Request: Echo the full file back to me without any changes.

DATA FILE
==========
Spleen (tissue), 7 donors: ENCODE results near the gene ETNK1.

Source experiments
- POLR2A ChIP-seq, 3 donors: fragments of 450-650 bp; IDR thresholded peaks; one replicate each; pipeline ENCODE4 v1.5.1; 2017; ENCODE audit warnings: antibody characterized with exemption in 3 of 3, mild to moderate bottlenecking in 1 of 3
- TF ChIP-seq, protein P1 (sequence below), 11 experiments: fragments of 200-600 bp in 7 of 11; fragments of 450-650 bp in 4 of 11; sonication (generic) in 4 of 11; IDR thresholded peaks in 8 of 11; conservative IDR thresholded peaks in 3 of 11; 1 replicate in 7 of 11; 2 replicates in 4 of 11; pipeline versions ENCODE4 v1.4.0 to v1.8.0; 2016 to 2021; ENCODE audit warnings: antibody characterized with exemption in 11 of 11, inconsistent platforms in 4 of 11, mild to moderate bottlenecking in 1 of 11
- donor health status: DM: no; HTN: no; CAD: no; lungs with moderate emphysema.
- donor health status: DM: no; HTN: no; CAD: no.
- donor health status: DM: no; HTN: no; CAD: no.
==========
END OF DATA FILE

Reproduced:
Spleen (tissue), 7 donors: ENCODE results near the gene ETNK1.

Source experiments
- POLR2A ChIP-seq, 3 donors: fragments of 450-650 bp; IDR thresholded peaks; one replicate each; pipeline ENCODE4 v1.5.1; 2017; ENCODE audit warnings: antibody characterized with exemption in 3 of 3, mild to moderate bottlenecking in 1 of 3
- TF ChIP-seq, protein P1 (sequence below), 11 experiments: fragments of 200-600 bp in 7 of 11; fragments of 450-650 bp in 4 of 11; sonication (generic) in 4 of 11; IDR thresholded peaks in 8 of 11; conservative IDR thresholded peaks in 3 of 11; 1 replicate in 7 of 11; 2 replicates in 4 of 11; pipeline versions ENCODE4 v1.4.0 to v1.8.0; 2016 to 2021; ENCODE audit warnings: antibody characterized with exemption in 11 of 11, inconsistent platforms in 4 of 11, mild to moderate bottlenecking in 1 of 11
- donor health status: DM: no; HTN: no; CAD: no; lungs with moderate emphysema.
- donor health status: DM: no; HTN: no; CAD: no.
- donor health status: DM: no; HTN: no; CAD: no.